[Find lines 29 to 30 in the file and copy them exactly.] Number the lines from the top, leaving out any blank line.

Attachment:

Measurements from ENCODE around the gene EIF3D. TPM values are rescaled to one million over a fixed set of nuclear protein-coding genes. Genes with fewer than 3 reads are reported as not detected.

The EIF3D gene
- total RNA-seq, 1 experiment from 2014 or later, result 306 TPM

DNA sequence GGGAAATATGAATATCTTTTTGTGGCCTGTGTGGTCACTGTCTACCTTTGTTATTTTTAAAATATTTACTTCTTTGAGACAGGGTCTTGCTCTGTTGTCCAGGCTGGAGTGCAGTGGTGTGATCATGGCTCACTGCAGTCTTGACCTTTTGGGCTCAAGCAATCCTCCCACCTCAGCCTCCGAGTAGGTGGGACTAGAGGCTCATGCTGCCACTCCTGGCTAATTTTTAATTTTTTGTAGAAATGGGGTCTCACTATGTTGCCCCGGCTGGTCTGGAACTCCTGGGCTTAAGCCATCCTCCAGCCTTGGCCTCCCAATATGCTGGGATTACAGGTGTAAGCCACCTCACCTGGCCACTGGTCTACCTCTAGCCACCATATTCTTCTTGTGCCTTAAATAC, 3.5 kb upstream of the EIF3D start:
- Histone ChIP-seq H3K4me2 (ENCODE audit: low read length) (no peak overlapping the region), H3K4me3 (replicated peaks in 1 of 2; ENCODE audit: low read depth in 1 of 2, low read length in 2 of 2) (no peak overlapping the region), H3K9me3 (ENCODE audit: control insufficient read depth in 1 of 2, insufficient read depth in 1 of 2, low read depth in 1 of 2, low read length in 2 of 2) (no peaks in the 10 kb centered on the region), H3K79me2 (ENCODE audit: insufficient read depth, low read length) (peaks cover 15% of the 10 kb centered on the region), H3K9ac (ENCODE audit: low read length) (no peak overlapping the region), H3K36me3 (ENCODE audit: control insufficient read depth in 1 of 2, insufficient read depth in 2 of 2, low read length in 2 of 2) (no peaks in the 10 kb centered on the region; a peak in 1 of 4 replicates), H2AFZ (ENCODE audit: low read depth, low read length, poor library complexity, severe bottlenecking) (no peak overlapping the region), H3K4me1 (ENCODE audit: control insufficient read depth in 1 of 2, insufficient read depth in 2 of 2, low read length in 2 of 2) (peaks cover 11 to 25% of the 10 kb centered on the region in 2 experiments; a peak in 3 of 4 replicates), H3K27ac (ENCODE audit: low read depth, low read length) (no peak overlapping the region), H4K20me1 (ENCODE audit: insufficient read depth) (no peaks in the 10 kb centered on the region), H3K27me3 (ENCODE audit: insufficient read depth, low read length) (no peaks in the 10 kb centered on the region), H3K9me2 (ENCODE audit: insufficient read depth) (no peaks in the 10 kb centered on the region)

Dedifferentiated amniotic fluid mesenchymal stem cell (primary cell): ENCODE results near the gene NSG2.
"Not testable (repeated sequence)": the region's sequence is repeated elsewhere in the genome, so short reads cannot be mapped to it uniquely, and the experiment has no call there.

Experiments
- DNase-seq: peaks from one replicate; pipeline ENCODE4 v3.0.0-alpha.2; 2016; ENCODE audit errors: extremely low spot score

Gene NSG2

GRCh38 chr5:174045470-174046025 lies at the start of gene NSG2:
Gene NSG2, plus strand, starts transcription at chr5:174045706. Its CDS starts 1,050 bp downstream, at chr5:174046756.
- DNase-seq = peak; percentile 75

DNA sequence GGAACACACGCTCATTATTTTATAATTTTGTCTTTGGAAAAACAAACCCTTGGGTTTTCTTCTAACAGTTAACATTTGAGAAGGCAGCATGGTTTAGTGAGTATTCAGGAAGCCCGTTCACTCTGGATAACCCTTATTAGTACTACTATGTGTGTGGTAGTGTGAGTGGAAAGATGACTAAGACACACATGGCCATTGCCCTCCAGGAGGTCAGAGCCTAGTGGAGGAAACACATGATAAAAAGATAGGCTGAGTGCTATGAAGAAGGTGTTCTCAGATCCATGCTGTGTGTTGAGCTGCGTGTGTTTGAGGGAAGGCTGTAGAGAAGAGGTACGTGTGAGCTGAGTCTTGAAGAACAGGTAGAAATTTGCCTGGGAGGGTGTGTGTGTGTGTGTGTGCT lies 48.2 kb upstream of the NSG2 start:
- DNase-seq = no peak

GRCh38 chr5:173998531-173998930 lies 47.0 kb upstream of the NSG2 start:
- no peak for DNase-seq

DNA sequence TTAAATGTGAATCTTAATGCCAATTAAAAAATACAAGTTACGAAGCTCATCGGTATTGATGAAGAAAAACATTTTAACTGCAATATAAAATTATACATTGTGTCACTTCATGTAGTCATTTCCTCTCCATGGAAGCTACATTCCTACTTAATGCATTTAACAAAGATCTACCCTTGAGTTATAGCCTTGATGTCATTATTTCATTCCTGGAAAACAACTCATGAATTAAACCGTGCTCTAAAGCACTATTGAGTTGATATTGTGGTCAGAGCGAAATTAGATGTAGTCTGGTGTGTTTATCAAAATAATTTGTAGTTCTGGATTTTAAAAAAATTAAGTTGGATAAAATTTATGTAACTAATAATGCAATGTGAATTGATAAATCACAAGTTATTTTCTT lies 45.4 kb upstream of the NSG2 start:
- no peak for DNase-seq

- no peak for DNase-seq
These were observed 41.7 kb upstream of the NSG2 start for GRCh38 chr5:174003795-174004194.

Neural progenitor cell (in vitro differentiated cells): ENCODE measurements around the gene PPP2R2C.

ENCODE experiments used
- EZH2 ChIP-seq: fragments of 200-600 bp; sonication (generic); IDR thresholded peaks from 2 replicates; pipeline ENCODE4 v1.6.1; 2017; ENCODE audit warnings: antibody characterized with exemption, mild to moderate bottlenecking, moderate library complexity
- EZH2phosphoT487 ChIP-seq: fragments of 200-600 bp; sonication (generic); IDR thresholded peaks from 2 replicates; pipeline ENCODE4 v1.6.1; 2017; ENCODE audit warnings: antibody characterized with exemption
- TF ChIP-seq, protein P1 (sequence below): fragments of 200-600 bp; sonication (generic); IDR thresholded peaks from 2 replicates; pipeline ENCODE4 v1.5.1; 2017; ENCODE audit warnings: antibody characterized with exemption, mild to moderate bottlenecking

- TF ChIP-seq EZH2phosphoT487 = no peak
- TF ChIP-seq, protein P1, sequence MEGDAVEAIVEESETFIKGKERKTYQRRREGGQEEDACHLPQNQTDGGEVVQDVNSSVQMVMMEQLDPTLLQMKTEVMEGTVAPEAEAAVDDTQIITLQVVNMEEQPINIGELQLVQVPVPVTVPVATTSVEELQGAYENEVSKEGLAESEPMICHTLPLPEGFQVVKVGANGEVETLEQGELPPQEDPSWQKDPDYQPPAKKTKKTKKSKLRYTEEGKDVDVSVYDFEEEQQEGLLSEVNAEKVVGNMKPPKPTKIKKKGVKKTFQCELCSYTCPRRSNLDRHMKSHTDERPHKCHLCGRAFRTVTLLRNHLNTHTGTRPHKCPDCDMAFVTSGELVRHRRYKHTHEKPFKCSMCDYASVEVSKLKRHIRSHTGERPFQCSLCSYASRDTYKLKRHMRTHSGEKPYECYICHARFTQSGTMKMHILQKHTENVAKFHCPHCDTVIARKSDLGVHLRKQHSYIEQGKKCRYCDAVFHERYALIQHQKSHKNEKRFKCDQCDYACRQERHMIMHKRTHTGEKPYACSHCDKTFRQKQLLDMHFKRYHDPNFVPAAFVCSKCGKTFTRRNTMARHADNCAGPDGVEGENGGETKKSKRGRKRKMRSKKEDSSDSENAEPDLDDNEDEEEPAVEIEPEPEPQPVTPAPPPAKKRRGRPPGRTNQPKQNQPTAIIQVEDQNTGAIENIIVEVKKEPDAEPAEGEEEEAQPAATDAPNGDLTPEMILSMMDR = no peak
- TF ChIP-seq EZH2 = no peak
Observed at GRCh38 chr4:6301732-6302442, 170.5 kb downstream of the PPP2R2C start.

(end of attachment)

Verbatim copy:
- TF ChIP-seq EZH2 = no peak
Observed at GRCh38 chr4:6301732-6302442, 170.5 kb downstream of the PPP2R2C start.